Kuczenski goes out a champion at Eastern

Brandon Kuczenski, of Naugatuck, scored 318 points and hauled in 300 rebounds in four seasons at Eastern Connecticut State University. The team won the Little East Conference regular season championship the last four years and the conference tournament championship this season. –CONTRIBUTED

When former Naugatuck big man Brandon Kuczenski was on the court for the Greyhounds good things happened.

Playing as a captain for Naugy, the 6-foot-5-inch 240-pound Kuczenski, a two-time All-NVL selection and a 1,000-point scorer, led the team to back-to-back postseason appearances.

In 2013, Kuczenski joined the ranks of the Eastern Connecticut State University men’s basketball team. Over the next four years, the Warriors finished the regular season as Little East Conference champions each year.

Four years in college and four years as regular season champions, so it was only fitting that in his final year the Warriors also won the Little East postseason tournament, defeating two-time champion Keene State, 72-70.

“That was amazing to go out as tournament champions in my senior year,” Kuczenski said. “I have accomplished a lot at the collegiate level and I’m proud to have been a member of such a great program.

“Playing four years with fellow seniors Hugh Lindo and David Canny, who were like brothers to me, was a special time in my life. I wouldn’t trade any of it for anything in the world.”

Kuczenski quickly made his mark when he broke onto the college season, starting in 19 of the 29 games played, scoring 101 points and pulling down 90 rebounds. He finished second on the team with a 52.6 shooting percentage.

“Brandon had a way of making everyone around him play that much better,” Naugatuck head coach Mike Wilson said. “He had a great career at Eastern and as a former player myself I know the amount of work that went into that.

“At Naugatuck he was a leader and helped turn us into a postseason team. I’m not surprised at the success he’s had at the collegiate level.”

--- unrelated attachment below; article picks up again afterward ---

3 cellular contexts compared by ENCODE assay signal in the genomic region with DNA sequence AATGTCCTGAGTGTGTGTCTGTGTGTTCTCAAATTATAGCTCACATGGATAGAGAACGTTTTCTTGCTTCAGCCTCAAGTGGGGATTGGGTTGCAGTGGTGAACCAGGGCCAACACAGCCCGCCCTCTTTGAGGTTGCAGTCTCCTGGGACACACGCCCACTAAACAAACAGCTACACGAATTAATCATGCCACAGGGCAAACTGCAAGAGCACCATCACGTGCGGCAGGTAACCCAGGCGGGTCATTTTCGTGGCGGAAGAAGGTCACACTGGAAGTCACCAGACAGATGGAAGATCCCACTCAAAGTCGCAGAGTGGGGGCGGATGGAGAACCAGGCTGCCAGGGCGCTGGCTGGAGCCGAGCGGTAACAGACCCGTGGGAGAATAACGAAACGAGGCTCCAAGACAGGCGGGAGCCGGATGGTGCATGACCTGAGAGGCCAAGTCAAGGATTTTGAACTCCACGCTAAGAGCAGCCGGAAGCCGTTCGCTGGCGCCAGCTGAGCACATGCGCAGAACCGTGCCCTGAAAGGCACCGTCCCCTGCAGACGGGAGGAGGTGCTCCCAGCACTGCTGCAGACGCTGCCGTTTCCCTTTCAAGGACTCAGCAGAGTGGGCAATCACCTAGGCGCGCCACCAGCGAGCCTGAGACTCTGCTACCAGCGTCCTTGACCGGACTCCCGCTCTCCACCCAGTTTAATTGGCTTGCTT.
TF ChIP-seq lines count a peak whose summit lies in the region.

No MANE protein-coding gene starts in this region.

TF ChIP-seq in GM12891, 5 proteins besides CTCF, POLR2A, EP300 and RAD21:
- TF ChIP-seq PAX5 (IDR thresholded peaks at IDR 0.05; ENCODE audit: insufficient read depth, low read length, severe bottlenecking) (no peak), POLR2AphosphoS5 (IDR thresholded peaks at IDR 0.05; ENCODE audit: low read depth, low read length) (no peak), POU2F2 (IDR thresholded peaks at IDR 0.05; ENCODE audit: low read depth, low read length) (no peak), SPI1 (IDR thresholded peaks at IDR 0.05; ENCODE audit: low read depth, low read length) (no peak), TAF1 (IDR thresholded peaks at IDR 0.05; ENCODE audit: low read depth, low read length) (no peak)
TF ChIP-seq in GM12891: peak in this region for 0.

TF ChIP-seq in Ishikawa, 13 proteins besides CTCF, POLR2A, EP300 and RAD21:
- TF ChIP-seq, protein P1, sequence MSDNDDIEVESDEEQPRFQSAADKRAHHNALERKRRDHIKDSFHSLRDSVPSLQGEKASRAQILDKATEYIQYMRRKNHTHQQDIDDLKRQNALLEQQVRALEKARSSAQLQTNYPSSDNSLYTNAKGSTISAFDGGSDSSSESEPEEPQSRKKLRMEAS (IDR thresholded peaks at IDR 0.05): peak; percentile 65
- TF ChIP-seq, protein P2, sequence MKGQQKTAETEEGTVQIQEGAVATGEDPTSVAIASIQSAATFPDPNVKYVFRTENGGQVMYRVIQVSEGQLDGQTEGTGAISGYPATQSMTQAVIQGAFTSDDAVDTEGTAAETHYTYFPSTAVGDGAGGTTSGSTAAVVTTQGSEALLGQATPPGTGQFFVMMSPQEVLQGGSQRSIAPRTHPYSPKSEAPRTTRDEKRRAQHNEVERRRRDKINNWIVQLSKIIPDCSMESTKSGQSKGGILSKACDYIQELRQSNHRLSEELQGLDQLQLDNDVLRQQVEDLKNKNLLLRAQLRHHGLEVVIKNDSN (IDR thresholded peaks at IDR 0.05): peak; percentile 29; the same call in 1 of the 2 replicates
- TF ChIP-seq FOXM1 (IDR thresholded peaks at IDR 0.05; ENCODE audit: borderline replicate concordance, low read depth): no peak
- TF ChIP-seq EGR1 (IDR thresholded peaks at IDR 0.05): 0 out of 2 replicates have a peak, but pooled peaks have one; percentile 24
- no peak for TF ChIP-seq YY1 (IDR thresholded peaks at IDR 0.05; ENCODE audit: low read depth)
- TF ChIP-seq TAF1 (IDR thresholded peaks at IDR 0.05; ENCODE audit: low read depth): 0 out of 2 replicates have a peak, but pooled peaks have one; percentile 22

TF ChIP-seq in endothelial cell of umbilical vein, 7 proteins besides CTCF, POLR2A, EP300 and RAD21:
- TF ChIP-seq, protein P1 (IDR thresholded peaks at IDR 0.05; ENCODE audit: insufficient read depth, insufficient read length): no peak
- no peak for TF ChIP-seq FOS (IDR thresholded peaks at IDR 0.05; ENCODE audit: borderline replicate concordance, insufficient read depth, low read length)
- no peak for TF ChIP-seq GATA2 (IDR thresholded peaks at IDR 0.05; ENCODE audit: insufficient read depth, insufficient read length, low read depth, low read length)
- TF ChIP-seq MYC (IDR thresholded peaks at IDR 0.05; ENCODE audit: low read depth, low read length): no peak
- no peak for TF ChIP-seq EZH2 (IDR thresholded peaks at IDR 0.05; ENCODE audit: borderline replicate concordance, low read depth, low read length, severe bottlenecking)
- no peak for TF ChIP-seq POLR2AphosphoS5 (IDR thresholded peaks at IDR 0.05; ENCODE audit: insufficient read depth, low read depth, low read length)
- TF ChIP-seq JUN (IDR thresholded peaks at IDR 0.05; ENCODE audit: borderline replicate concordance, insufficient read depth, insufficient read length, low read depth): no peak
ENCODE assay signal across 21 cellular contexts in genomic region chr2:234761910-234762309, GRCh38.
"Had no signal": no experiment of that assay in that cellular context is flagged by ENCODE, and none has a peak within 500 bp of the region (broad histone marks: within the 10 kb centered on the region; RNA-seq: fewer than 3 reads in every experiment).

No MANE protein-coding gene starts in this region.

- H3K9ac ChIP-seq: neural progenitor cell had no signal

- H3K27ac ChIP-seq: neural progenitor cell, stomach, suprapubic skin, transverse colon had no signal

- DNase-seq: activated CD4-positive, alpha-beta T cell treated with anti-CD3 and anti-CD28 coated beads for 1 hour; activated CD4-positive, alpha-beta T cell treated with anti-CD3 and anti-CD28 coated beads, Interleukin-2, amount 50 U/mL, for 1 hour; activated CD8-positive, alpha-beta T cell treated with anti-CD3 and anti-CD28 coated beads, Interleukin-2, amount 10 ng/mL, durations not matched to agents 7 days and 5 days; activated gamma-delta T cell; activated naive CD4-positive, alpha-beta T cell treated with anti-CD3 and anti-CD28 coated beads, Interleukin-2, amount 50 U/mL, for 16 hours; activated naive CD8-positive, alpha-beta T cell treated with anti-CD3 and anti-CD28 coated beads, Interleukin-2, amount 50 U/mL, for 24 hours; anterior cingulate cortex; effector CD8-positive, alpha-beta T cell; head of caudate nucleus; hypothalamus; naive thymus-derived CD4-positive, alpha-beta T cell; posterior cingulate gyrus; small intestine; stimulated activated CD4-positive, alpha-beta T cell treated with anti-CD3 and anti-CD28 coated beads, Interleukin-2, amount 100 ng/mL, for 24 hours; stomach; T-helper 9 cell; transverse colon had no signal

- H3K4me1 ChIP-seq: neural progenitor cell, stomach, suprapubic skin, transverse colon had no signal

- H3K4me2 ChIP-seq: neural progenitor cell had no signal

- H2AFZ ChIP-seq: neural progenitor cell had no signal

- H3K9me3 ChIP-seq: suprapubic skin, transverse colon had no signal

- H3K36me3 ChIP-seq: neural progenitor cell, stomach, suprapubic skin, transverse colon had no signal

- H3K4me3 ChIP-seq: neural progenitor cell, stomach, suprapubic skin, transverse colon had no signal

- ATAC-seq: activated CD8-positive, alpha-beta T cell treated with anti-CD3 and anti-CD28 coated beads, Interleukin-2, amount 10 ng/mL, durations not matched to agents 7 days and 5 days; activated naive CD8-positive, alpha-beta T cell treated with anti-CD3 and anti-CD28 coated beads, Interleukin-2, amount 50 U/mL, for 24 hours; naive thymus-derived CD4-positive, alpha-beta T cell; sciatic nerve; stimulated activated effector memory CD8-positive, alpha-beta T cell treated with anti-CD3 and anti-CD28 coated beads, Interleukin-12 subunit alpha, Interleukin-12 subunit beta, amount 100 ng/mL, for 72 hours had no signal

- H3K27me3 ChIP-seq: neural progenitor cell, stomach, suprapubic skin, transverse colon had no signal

As a sophomore, Kuczenski started in just six of 22 games but went on to post career-highs in points in a game (11) and rebounds in a game (9). For the second year in a row Eastern made the NCAA Division III tournament, losing in the first round after reaching the round of 32 the year before.

In his junior year, Kuczenski started in 26 of 27 games played, scored 83 points to go along with 91 rebounds. The Warriors finished 18-9 and missed the NCAA Division III tournament for the first time in three seasons.

Kuczenski had career highs in assists (5), steals (3) and blocks (3), but to the big man, who was sometimes called ‘The Beast,’ it was about much more than piling up stats. It was about going out there and giving it everything he had when called upon.

“In high school I had to be the man,” Kuczenski said. “I had to be the go-to guy in scoring. At Eastern there were so many good athletes all I had to do was go out and be part of the team.

“It didn’t matter to me if I was starting or coming off the bench. As long as we were succeeding it was all good to me. Some games I would play 20 minutes other games I would play 10 minutes, and it was all about accepting your role and be a team player.”

This season, Eastern (21-9) returned to the NCAA Division III tournament. The Warriors defeated MIT in the first round before falling to Susquehanna, 72-67, in the second round.

In four years, Kuczenski put up 318 points and hauled in 300 rebounds. He started in 50 of 111 games played at Eastern, which compiled a 84-31 record under head coach Bill Geitner.

“I’ve had a great four years here playing basketball with some great teammates and I wouldn’t trade this experience for anything in the world,” Kuczenski said. “I have been fortunate to have had great coaches in my career and tremendous family support. My parents have been there for me every step of the way and have taught me values that helped me to accomplish all that I have.”

So, what’s next for the big man?

“I will still play in rec leagues but want to start focusing on a career in law enforcement once I graduate,” he said. “And maybe somewhere down the road coach the kids once I start a family of my own.”